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A Look at Leisure Time in Canada

Leisure, or free time, and the use we make of it provide important personal and social benefits. Involvement in leisure activities typically provides enjoyment and relaxation, reduces stress, and often improves mental health and physical fitness. Research by Human Resources and Skills Developlent Canada also suggests that leisure activities that are mentally and physically stimulating are important to healthy growth, development, and aging.

The amount of time Canadians have for leisure and the way we use this time are the focus of the three indicators in the article we link to here. Leisure time focuses on the hours we have available per day and how we balance this time with work and caring for ourselves and others. The active and passive leisure indicators look at the way we divide our leisure time between stimulating and relaxing forms of recreation. Active leisure is further divided into three categories of activity: those that involve social connection, those that provide cognitive stimulation, and those that entail physical exercise.

Human Resources and Skills Development Canada

Leisure, or free time, and the use we make of it provide important personal and social benefits. Involvement in leisure activities typically provides enjoyment and relaxation, reduces stress, and often improves mental health and physical fitness. Research also suggests that leisure activities that are mentally and physically stimulating are important to healthy growth, development, and aging.

The amount of time Canadians have for leisure and the way we use this time are the focus of the three indicators in this section. Leisure time focuses on the hours we have available per day and how we balance this time with work and caring for ourselves and others. The active and passive leisure indicators look at the way we divide our leisure time between stimulating and relaxing forms of recreation. Active leisure is further divided into three categories of activity: those that involve social connection, those that provide cognitive stimulation, and those that entail physical exercise.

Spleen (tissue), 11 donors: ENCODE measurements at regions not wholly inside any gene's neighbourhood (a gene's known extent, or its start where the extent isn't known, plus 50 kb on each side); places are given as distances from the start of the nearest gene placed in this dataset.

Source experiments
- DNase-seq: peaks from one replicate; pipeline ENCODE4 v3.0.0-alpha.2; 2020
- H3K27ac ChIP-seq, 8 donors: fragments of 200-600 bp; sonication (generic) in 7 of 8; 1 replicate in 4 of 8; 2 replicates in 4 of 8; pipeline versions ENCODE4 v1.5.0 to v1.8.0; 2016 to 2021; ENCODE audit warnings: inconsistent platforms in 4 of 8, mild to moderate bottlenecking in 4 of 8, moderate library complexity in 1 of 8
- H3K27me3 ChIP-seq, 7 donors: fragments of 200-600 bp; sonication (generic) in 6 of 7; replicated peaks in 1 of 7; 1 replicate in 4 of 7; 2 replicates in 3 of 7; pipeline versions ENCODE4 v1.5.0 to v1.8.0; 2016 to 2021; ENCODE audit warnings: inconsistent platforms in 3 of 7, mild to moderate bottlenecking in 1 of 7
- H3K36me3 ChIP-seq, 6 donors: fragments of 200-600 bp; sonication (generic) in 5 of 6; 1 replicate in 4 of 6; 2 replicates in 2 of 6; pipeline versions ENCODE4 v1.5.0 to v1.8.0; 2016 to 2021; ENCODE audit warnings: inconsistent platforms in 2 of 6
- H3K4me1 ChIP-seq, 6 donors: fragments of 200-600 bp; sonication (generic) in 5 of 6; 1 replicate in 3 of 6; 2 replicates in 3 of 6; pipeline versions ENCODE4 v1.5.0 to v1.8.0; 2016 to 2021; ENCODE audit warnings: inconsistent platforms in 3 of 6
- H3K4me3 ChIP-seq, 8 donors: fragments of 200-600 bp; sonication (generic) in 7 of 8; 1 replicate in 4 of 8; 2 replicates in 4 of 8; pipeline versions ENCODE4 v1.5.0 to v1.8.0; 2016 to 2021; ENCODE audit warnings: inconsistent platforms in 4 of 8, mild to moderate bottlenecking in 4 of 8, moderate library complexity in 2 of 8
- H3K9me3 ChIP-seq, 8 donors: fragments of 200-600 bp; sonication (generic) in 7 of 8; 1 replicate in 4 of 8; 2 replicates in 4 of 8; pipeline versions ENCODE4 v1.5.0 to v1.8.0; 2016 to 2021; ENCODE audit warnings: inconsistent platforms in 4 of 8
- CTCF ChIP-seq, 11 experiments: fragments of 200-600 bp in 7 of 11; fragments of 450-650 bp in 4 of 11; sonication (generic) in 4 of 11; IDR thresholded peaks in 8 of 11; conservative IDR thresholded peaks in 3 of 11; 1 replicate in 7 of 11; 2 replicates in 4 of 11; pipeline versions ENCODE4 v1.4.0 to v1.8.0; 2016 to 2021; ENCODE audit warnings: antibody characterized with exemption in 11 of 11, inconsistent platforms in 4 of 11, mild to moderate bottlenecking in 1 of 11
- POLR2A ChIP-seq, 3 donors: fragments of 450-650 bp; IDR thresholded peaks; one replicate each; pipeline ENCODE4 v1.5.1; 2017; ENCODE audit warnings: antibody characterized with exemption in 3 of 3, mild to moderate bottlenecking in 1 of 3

Highlights

  • The average time Canadians spent on leisure in 2005 was 5.5 hours per day. Between 1998 and 2005, average leisure time decreased from 5.8 to 5.5 hours (18 minutes) per day.
  • On average, men spent more time (5.7 hours), than did women (5.3 hours) on leisure activities in 2005. Men also tended to spend more time on sports and exercise, as well as on hobbies and pastimes (close to 3 hours more per week), while women tended to spend more time socializing with friends (close to three-quarters of an hour more per week).
  • In 2005, Canadians spent less time on social leisure pursuits than in 1998. Time spent on socializing decreased by roughly 1.5 hours per week on average between 1998 and 2005.
  • Older Canadians tended to spend a greater amount of time on passive leisure activities such as watching television. In 2005, Canadians 65 and older spent close to 1.5 hours more per day on passive leisure than did Canadians overall. Older Canadians also spent more time (a little over half an hour more per day) on hobbies, reading, and other forms of leisure activities that stimulate thinking.

 

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